the 2000 NJSO Young Artists Auditions Winner. George Manahan conducts.

February 10 & 11.

Peter Serkin. Pianist Peter Serkin and conductor Stanislaw

Skrowaczewski perform Mozart’s Piano Concerto No. 19 and Bruckner’s

Symphony No. 9. March 2.

Beethoven’s Fifth. Beethoven’s Fifth Symphony, also Lee’s

"Flauta Carioca" and Mozart’s Piano Concerto No. 26,

"Coronation."

Zdenek Macal, conductor, Bart Feller on flute and Bruno Leonardo

Gelber

on piano. March 23.

Stewart Goodyear. Pianist Stewart Goodyear and conductor

Andreas Delfs present this celebration of dance. Kabalevsky’s

"Colas

Breugnon Overture", Bartok’s Piano Concerto No. 2, Brahms’

"Hungarian

Dances", and Dvorak’s "Slavonic Dances". April 19 & 20.

Mahler’s Sixth. Zdenek Macal conducts Mahler’s

"Tragic"

Symphony. May 6.

`Carmina Burana’. Zdenek Macal conducts Orff’s

"Carmina

Burana", with soloists Joyce Guyer, soprano, John Daniecki, tenor,

and Kevin McMillan, baritone. They are joined by the Pro Arte Chorale,

conducted by David Crone. Also on the program, excerpts from Wagner’s

"Tannhauser". May 17 & 19.

Top Of Page

">Hightstown East-Windsor Concerts

HEW Concert Association at the Peddie School, Hightstown,

609-490-7550.

Anoushka Shankar. The 18-year-old daughter of sitar

virtuoso

Ravi Shankar is a rising music star, following in her father’s

footsteps.

$20. October 7. (Anoushka Shankar performs with her 80-year-old

father,

Ravi Shankar, and two tabla players at NJPAC, Newark, on November

21; box office 888-GO-NJPAC.)

Cyrus Chestnut. This solo pianist’s first album,

"Revelation,"

was named "Best Jazz Album" in an annual poll for "The

Village Voice," and he has toured extensively throughout the world

as pianist for the Lincoln Center Jazz Orchestra. Wynton Marsalis,

Carl Allen, Terence Blanchard, Betty Carter, and Kathleen Battle are

among the musicians he has performed with. $15. October 13.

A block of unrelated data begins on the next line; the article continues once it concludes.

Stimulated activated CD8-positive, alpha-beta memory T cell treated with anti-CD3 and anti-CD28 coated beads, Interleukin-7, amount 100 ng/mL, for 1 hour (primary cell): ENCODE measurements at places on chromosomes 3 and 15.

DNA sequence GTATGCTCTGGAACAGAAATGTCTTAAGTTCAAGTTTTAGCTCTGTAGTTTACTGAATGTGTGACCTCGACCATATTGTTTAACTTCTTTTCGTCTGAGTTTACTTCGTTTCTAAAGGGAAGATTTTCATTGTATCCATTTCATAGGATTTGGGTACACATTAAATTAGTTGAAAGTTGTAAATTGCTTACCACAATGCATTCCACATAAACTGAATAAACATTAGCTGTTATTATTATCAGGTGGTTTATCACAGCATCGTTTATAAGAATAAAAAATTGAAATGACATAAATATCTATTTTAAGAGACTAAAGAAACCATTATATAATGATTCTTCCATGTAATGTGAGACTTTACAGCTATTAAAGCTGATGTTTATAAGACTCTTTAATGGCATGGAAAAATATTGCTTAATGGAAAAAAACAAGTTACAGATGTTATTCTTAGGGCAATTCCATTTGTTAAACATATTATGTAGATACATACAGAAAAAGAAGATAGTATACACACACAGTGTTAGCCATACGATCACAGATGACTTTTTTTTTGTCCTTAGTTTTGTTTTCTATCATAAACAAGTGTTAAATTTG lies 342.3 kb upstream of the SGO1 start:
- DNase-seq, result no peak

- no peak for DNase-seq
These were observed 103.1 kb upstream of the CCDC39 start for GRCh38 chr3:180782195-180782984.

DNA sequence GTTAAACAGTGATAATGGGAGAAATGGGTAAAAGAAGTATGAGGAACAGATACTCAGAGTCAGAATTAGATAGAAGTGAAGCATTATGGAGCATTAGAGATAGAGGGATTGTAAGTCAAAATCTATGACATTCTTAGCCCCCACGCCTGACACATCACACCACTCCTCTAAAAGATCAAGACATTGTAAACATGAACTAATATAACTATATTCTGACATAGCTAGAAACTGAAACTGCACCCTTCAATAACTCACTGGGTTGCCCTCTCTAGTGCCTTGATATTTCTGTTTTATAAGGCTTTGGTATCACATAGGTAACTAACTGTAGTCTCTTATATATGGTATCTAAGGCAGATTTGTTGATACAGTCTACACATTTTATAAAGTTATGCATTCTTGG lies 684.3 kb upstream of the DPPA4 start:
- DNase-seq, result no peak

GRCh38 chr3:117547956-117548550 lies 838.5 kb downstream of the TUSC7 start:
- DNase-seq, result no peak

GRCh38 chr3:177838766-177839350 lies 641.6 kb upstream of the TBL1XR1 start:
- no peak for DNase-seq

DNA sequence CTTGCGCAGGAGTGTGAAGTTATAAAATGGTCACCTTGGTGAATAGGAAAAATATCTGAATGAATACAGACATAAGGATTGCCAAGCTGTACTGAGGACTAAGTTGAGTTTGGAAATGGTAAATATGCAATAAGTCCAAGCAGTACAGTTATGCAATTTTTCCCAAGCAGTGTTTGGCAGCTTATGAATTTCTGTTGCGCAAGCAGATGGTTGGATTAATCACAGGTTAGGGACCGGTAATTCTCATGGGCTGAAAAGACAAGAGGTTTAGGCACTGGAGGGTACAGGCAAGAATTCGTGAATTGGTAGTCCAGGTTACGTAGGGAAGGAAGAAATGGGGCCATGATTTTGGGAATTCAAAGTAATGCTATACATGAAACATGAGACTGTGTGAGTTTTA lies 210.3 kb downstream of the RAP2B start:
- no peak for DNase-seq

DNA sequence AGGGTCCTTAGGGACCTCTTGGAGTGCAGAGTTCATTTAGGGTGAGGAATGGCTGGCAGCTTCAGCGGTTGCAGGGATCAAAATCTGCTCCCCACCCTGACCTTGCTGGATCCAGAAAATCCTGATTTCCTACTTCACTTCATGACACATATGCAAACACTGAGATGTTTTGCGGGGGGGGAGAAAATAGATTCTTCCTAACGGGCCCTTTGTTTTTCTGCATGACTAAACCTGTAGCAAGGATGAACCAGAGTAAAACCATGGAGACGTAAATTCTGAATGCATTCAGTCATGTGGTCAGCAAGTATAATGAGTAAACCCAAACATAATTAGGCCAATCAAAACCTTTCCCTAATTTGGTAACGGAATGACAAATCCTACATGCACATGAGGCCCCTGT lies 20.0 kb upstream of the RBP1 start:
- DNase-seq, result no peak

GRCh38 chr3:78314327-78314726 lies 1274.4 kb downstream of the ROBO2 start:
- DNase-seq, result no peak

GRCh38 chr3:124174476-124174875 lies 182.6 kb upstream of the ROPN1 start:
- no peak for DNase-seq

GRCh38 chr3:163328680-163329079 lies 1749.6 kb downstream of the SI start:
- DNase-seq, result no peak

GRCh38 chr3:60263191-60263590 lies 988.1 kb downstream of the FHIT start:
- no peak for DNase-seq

John McDaniel. Grammy award winning Broadway star John

McDaniel, guest Anne Runolfsson, perform music of "Broadway and

More." $20. November 12.

Wycliffe Gordon. Wycliffe Gordon, trombone, with his jazz

quartet. A veteran of both the Wynton Marsalis’ Septet and the Lincoln

Center Jazz Orchestra, travels and performs his hard-swing jazz around

the world. Featured in three PBS series, he was on the big screen

in "Tune in Tomorrow." $15. November 17.

Lang Lang. Currently, this multiple award winning,

18-year-old

piano prodigy is enrolled at the Curtis School of Music, Philadelphia,

where he studies with Gary Graffman. His collection of awards includes

a first prize for the Second Tchaikovsky International Young Pianist

Competition of 1995 in Japan. $20. December 2.

Nokuthula Ngwenyama. This violinist, known as Thula, has

performed at the Louvre in Paris, at the White House for President

and Mrs. Clinton, and the Ford Center in Toronto, and on CBS and PBS

television. $20. February 24, 2001.

Andy Bey. A vocalist and pianist since the age of three,

Andy Bey has dazzled his listeners since the early 1950s. After a

20-year hiatus, Bey was ready again to perform and record; his latest

albums are "Ballads, Blues, and Bey" and "Shades of

Bey."

$15. April 6.

Quartetto Gelato. This group has performed coast to coast,

and has released three recordings that can be heard on the soundtrack

of the motion picture "Only You." Their program includes a

mix of classical favorites, operatic arias, traditional melodies,

tangos, and gypsy fiddling. $20. May 12.

Top Of Page

">Princeton Pro-Musica

Princeton Pro Musica. Richardson Auditorium, Princeton